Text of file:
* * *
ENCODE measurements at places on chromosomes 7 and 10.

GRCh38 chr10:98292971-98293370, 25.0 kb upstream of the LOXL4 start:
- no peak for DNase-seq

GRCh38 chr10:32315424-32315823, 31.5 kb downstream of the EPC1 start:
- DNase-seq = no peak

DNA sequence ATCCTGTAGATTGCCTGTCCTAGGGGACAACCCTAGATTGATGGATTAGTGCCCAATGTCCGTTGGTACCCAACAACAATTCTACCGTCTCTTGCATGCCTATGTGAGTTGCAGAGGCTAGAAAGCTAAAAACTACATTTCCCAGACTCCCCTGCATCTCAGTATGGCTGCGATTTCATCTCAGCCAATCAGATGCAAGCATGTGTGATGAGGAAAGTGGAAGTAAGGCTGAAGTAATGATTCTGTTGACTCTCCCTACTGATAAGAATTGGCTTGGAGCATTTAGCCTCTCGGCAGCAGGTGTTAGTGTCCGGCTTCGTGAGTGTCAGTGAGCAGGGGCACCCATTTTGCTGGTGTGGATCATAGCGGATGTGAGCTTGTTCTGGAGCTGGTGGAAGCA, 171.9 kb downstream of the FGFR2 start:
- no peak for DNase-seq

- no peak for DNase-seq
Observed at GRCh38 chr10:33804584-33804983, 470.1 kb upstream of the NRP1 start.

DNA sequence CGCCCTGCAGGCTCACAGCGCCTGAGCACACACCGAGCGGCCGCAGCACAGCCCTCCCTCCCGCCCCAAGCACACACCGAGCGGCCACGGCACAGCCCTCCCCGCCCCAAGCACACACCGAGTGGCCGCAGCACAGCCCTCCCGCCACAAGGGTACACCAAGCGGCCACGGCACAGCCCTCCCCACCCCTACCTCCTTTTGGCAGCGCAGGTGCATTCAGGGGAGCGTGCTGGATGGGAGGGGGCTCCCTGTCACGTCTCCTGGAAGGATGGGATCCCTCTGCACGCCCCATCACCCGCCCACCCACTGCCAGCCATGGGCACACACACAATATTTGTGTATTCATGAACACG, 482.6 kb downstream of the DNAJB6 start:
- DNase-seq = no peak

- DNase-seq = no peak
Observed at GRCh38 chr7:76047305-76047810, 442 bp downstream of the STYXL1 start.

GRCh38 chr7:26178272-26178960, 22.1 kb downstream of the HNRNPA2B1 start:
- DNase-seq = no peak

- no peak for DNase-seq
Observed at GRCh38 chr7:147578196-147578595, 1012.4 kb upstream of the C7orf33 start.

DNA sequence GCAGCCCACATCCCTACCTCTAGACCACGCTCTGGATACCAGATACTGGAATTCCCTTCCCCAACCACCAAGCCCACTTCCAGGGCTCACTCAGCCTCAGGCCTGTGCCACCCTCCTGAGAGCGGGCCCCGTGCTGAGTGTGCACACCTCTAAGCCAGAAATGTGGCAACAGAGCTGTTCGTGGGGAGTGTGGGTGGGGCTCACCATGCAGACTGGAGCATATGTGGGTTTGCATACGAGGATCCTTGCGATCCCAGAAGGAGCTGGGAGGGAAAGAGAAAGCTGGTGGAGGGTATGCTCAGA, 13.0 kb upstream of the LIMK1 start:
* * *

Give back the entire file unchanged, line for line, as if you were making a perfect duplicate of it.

ENCODE measurements at places on chromosomes 7 and 10.

GRCh38 chr10:98292971-98293370, 25.0 kb upstream of the LOXL4 start:
- no peak for DNase-seq

GRCh38 chr10:32315424-32315823, 31.5 kb downstream of the EPC1 start:
- DNase-seq = no peak

DNA sequence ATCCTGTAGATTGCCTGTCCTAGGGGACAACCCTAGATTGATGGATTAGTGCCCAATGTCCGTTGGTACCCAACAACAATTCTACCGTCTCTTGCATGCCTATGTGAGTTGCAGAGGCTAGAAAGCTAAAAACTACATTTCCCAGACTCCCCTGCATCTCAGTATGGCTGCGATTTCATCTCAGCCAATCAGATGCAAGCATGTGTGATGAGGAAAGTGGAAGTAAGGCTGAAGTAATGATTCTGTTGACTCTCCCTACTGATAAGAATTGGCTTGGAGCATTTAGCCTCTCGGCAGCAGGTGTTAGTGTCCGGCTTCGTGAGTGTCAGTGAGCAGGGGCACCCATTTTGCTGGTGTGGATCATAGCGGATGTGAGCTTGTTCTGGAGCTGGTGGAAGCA, 171.9 kb downstream of the FGFR2 start:
- no peak for DNase-seq

- no peak for DNase-seq
Observed at GRCh38 chr10:33804584-33804983, 470.1 kb upstream of the NRP1 start.

DNA sequence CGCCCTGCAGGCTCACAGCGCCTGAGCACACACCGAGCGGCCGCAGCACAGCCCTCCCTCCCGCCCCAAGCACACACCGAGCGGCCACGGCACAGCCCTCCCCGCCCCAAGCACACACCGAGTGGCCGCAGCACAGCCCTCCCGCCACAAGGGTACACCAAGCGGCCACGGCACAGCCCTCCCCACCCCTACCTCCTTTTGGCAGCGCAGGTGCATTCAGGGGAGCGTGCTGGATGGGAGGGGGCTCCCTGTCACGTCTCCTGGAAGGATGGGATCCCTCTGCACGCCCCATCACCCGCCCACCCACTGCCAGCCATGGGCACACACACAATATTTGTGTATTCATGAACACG, 482.6 kb downstream of the DNAJB6 start:
- DNase-seq = no peak

- DNase-seq = no peak
Observed at GRCh38 chr7:76047305-76047810, 442 bp downstream of the STYXL1 start.

GRCh38 chr7:26178272-26178960, 22.1 kb downstream of the HNRNPA2B1 start:
- DNase-seq = no peak

- no peak for DNase-seq
Observed at GRCh38 chr7:147578196-147578595, 1012.4 kb upstream of the C7orf33 start.

DNA sequence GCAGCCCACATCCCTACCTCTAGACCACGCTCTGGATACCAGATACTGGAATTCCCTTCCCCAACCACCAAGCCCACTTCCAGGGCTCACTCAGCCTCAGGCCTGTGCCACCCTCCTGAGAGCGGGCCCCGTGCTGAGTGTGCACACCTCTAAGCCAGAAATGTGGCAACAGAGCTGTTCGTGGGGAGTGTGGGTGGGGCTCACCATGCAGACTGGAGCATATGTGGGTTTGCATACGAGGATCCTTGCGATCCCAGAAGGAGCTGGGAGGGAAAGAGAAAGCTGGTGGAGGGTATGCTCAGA, 13.0 kb upstream of the LIMK1 start: